Most people don’t have a mental model of what an appropriate dose of edible marijuana is. If they take a couple hits from a pipe or joint, they can then see how they feel. But in edibles, where the dose is disguised with other ingredients, they have no concept of how much marijuana was consumed or which and how many cannabinoids are affecting their brain. Due to the government’s criminalizing and demonizing of all cannabis use –– i.e. the war on drugs –– realistic cannabis education is lacking. Very few people clearly understand strains, concentrations, dosages or quantities. By patient demand in medical cannabis states –– and by government mandate in places like Colorado where cannabis is legal –– many cannabis dispensaries are now testing their products and providing strain descriptions and cannabinoid labeling to show the CBD and THC mg counts. However, due to lack of regulation in places like California, many dispensaries do not include this information on labeling. In this case, it’s like going to a bar where the bartender hands you a pint of a mystery liquid. It tastes great, but you don’t know if it’s a beer, wine or liquor.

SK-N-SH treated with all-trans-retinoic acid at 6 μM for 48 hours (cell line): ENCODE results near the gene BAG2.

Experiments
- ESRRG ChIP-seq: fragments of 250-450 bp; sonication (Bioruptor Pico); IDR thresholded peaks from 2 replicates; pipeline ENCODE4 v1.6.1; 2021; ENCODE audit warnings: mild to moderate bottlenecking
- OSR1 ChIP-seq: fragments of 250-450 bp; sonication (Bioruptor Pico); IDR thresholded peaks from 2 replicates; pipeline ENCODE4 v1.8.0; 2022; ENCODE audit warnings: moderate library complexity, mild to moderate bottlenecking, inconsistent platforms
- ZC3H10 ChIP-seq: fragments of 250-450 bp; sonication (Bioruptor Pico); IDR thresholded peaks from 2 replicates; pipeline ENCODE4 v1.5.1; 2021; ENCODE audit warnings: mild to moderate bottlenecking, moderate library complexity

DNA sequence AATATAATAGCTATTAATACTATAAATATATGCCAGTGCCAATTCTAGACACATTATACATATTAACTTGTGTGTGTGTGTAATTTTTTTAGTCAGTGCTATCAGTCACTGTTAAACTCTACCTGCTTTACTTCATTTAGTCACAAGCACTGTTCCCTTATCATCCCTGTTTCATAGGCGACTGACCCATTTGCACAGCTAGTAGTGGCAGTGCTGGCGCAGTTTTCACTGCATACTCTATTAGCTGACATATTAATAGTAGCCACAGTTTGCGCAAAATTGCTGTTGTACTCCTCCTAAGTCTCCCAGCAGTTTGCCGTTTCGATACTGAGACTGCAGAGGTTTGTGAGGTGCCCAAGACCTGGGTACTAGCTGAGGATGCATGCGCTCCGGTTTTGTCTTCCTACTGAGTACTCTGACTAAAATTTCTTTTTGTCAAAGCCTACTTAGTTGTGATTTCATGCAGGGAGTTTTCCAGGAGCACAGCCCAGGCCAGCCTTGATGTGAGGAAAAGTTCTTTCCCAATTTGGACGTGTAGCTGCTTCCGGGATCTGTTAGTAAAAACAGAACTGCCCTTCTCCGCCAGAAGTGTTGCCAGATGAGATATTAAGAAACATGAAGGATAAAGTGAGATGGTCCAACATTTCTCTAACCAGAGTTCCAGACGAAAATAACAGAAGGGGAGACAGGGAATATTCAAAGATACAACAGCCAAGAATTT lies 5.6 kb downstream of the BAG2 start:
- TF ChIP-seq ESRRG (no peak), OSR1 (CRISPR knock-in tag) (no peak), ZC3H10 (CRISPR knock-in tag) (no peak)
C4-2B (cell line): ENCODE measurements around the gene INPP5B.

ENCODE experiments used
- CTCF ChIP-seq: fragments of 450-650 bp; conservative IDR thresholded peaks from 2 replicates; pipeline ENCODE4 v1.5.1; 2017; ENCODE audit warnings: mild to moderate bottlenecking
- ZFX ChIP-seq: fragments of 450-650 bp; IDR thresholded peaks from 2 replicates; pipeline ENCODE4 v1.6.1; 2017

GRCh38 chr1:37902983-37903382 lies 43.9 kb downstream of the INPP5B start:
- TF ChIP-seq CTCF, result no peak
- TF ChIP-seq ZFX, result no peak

This is what happened when Maureen Dowd ate an edible candy bar in a Denver, Colorado hotel room. She ate a whole bar in one sitting that was meant to be divided into 16 doses. In our analogy, she thought she was drinking a beer, but instead downed a bottle of tequila.